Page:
Minister for International Business and Foreign Affair Nickolas Steele, on Wednesday confirmed that changes were made to the proposed bill which will provide for the island to embark on a citizenship programme that is anticipated to bring million in revenue.
The Grenada Citizenship by Investment Bill which was presented for first reading in the island’s parliament on 28 June 2013, makes provision for persons looking to acquire residence and citizenship by investing in Grenada, as well as for incidental and connected purposes.
Though unable to point out specific changes, he said that changes are minor. “It really doesn’t take away from the substance of what was presented for first reading,” said Steele as he re-iterated the purpose of presenting a bill for first reading. “When a bill is presented for first reading, it’s really to give the public an opportunity to comment and present concerns, and these were taken into consideration for us to revise the Bill,” he said.
He further explained that Government consulted with other territories in preparing its own legislation for the citizenship programme, which is already a major revenue earner for regional territories such as St Kitts and Nevis, Dominica, and Antigua. Investigations revealed that Grenada used the Antigua and Barbuda Citizenship by Investment Act 2013, and the St Kitts and Nevis Citizenship by Investment Regulations No 52 of 2011, to assist in developing the Bill.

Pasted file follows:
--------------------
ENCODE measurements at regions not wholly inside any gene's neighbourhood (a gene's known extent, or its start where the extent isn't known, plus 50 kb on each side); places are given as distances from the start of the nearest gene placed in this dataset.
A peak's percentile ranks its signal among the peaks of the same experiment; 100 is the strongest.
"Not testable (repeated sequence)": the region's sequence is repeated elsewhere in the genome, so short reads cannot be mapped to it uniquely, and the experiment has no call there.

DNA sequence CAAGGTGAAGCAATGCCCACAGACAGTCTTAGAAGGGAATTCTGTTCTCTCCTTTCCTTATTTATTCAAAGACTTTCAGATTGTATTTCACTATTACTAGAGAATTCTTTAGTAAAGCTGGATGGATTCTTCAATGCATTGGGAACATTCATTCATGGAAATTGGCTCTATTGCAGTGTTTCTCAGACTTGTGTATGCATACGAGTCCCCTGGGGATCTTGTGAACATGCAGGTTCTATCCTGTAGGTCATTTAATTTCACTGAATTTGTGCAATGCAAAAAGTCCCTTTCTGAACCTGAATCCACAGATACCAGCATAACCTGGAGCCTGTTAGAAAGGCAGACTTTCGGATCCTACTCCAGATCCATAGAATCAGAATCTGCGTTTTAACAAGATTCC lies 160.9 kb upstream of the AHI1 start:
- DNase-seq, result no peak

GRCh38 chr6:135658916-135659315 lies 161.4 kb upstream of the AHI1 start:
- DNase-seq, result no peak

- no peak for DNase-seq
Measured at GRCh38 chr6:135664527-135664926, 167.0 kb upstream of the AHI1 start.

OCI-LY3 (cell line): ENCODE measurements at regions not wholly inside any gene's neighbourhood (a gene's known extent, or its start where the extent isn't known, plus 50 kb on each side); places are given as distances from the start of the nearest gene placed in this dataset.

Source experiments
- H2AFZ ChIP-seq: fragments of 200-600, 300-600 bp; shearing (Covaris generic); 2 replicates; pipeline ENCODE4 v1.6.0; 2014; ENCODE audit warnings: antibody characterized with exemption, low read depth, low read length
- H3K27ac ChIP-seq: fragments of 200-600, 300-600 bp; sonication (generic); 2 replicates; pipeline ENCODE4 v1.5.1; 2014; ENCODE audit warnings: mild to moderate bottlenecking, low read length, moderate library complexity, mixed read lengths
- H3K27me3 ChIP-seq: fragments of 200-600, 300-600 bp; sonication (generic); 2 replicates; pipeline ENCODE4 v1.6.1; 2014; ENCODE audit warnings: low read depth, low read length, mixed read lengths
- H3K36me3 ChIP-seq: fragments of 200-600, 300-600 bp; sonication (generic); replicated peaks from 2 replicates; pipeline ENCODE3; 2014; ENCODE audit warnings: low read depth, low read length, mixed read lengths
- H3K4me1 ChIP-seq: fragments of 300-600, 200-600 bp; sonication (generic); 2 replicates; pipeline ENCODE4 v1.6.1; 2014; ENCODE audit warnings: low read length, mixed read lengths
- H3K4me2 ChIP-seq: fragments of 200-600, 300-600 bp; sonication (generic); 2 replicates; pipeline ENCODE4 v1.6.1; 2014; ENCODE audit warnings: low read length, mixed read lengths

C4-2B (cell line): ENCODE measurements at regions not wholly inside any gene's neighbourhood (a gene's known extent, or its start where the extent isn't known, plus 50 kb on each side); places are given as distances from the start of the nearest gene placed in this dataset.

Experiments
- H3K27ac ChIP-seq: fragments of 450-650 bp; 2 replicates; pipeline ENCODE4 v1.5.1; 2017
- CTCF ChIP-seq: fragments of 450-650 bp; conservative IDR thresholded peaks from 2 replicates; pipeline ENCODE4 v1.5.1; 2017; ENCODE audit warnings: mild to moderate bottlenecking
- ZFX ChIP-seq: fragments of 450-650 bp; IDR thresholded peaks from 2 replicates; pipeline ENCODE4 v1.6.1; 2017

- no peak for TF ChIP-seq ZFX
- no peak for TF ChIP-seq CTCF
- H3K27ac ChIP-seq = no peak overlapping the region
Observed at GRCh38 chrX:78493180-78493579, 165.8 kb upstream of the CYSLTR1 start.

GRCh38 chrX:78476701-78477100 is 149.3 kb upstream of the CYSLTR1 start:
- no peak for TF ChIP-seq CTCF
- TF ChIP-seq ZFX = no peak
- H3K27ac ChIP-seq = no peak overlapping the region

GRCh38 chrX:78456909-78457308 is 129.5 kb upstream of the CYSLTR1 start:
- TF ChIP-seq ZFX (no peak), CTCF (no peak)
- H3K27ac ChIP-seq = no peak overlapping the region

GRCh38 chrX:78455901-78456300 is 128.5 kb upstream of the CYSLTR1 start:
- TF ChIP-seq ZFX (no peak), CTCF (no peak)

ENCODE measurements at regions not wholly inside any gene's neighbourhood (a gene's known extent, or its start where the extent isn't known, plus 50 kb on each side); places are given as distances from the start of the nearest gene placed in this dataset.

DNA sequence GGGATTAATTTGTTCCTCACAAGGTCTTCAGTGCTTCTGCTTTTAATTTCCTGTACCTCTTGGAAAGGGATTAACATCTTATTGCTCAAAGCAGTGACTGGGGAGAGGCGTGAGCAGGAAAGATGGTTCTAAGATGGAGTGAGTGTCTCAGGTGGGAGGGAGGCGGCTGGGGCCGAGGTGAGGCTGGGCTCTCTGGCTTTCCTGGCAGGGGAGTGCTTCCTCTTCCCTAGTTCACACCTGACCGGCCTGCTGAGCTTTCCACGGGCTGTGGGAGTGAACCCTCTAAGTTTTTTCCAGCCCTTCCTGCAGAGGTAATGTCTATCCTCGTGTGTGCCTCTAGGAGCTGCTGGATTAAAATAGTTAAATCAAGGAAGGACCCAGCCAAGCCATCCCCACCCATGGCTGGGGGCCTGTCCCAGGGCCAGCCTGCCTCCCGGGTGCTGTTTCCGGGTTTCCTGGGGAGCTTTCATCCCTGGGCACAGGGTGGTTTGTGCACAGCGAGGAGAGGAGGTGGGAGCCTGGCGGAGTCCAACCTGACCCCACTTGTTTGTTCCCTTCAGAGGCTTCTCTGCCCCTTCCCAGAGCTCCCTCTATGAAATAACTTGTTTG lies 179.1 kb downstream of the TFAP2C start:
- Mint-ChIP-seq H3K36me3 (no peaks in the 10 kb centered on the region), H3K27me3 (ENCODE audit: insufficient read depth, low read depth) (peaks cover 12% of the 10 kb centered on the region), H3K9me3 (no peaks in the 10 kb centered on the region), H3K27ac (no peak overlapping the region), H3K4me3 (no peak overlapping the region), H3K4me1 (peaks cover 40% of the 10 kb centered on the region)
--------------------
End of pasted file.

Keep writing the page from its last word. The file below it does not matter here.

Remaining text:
The legislation provides for the establishment of a Citizenship by Investment Committee, which will be charged with the responsibility of processing any application which must be done by an agent who shall be licensed in advance by the Committee.
According to the Bill, an applicant who is granted citizenship shall enjoy the rights of a citizen, subject to the limitations contained in the Representation of People Act which provides the prerequisite for a person to vote during a general election.
The names of all persons granted permanent residence and citizenship will be presented in the Parliament biannually through a report. Apart from the names, the report should also contain all who were refused citizenship and the amount the person has invested.
The programme, according the Bill, shall be marketed by licensed agent, and anyone who fails to obtain such a license commits and offence and is liable on summary conviction to a fine not exceeding EC$50,000.
The revised Bill is scheduled to be debated and approved when the House of Representatives meets on Friday 2 August 2013. However, before it becomes law, the Upper House must approve the legislation, which will be followed by approval from the Governor General, publication in the Government Gazette and given a date of effect.
by Linda Straker